There was a time, a number of years ago, that the thought of getting up on a stage or, in any case, standing at an easel and painting while any number of people watched was a positively frightening and somewhat bizarre idea for me. Painting, for me, can be an intimate and very personal process; I couldn’t imagine having any number of eyes in me while in the midst of that creative flow.
Then of course there are a few other considerations as well. Much of my work is extremely detailed and I couldn’t imagine that it’d be much fun to watch me paint with my insanely tiny brushes. And then what if I messed up? Then what? And, of course, there’s the fact that I really enjoy parties and dancing and such and, after all, I spend a lot of my time at home listening to music and painting – why would I want to go somewhere that I could hang out with friends and dance and have a good time but instead turn my back on everything and do what I’m doing for hours on end at home and by myself anyways?
Thankfully, I’ve been able to answer these questions. For one, in regards to the careful and rather slow detail orientation of much of my wok, I’ve concentrated on spontaneity and movement while live painting – broad movements and brushstrokes, seeking an efficient immediacy instead of concentrating on refined details. In this way, the live pieces I’ve created have an entirely different sort of life and movement that my other work doesn’t have at all. As for the concern of “messing up”… well, so what. No one knows what “messing up” is and, in the end, it’s all just part of the process. If I go into it with a focused mind and heart then there is no “messing up”. And, finally, my desire to hang out and enjoy myself vs. painting at an event: I pick and choose my live painting experiences wisely, I hope. I don’t paint at very many events even now because quite often I really would rather be enjoying the company of friends, dancing, having a drink, enjoying wherever I am. However, there are times when I am really excited to paint – the crowd, the music, the entire thing is a great joyous occasion and I get to ride that flow.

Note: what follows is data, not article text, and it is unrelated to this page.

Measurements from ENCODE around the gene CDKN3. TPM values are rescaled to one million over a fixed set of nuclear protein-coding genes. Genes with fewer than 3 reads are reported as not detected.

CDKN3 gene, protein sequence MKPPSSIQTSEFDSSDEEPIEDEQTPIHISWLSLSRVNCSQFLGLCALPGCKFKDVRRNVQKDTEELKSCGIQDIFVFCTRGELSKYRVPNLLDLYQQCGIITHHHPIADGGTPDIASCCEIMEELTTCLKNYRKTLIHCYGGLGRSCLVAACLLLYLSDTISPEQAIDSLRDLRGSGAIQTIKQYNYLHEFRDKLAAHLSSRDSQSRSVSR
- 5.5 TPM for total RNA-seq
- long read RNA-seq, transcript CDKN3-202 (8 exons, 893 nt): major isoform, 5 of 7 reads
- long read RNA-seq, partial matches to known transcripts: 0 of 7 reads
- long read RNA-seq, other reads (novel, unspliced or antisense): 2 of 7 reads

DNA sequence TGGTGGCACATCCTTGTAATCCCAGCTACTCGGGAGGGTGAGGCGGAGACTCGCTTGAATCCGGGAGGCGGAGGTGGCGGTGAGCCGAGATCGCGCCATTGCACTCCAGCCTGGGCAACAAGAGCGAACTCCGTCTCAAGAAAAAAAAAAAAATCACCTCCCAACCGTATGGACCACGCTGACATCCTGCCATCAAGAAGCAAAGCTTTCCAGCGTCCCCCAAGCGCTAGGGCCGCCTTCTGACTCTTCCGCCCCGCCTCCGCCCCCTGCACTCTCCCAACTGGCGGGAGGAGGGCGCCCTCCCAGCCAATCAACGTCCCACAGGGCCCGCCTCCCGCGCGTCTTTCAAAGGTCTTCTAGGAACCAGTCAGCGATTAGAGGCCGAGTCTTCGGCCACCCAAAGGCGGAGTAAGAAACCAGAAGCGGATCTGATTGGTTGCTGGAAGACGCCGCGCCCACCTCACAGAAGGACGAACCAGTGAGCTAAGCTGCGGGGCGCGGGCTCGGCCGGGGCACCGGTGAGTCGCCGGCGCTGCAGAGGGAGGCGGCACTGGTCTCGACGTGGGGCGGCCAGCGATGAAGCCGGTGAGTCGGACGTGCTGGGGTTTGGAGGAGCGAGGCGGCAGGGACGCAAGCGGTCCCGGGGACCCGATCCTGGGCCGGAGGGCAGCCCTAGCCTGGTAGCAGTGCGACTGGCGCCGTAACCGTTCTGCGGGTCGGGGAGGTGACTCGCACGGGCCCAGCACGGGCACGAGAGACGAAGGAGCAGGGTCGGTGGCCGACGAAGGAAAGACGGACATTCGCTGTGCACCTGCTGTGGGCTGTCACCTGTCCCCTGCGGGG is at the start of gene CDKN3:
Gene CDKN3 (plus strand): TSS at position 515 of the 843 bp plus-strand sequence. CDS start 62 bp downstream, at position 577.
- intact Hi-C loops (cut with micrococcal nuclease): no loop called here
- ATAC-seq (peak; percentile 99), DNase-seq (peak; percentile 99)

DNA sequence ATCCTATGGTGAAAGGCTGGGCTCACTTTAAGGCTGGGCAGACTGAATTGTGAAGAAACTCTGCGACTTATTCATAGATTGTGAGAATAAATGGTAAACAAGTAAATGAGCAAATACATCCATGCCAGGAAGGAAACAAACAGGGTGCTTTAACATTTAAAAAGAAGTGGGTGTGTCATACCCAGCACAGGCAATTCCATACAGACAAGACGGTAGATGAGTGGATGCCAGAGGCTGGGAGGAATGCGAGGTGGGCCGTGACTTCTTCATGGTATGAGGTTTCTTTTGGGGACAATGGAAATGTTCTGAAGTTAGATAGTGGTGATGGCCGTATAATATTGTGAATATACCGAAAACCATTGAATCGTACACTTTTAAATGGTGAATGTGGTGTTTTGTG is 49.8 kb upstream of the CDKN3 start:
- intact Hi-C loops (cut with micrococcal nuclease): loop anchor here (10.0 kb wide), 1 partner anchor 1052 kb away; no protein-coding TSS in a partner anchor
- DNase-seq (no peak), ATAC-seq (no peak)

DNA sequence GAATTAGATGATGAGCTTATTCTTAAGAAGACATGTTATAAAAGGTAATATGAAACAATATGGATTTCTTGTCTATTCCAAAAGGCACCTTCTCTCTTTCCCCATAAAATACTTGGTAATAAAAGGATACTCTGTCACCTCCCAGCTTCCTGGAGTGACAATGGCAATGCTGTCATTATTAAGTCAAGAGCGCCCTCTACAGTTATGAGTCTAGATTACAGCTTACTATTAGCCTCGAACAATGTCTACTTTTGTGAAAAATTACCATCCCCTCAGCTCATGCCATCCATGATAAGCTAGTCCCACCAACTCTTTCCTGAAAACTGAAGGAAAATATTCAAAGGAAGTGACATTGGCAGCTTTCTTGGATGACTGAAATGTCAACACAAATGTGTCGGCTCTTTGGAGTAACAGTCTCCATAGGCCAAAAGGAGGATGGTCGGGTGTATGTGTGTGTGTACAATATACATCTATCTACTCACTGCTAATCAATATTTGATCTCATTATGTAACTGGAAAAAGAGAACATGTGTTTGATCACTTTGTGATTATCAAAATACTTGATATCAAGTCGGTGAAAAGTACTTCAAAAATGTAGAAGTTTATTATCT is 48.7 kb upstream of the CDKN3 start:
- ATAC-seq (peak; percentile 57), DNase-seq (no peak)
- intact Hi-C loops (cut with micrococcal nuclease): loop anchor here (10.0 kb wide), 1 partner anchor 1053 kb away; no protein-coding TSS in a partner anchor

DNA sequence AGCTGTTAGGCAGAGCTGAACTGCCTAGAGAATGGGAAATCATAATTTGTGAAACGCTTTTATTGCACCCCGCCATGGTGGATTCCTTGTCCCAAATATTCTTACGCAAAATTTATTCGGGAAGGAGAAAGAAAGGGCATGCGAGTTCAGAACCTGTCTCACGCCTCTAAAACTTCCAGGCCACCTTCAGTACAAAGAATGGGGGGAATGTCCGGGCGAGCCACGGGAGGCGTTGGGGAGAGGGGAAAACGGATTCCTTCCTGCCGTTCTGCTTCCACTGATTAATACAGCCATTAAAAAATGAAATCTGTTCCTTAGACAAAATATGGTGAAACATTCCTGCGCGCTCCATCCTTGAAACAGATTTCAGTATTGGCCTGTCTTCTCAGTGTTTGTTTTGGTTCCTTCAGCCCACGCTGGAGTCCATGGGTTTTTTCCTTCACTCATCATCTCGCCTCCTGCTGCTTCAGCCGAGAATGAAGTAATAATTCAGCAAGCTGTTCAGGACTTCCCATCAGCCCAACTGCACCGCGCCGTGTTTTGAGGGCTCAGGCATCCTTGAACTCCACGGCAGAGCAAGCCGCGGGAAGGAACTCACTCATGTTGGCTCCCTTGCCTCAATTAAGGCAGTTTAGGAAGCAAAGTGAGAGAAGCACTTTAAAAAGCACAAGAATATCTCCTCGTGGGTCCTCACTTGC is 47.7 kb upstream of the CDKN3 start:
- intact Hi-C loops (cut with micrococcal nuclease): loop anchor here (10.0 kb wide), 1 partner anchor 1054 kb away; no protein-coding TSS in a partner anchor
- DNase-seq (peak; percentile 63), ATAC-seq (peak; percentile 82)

Then of course one one of my most favorite things of all is the personal interactions with people who get to see a piece take shape, fill out, and hit it’s mark all within the span of a few hours, or a day, or two. It’s a fun process, this live painting dance, and I’ve really enjoyed meeting a lot of inspiring people through these occasions. It’s given me a chance to understand what I do through the eyes of others or be inspired by random exchanges that certainly don’t happen at home in my own studio.
Please enjoy this gallery of a selection of live paintings done over the past year or two:
Burning Man: always a lot of work, a lot of fun, and a lot of love. I had a wonderful time with some wonderful friends. Lovely sunrises and much beauty abounding… I had a lightbox of The Glass Onion in a small temple out on the playa. The lightbox and altar will soon have a new home at Temple of Visions, downtown LA. I also was stoked to be a part of the Fractal Nation Village with my art displayed amongst a talented roster of individuals including Robert Venosa, Luke Brown, Amanda Sage, Carey Thompson and others. Fun and inspiring times! Now, however, I look forward to getting back to painting…
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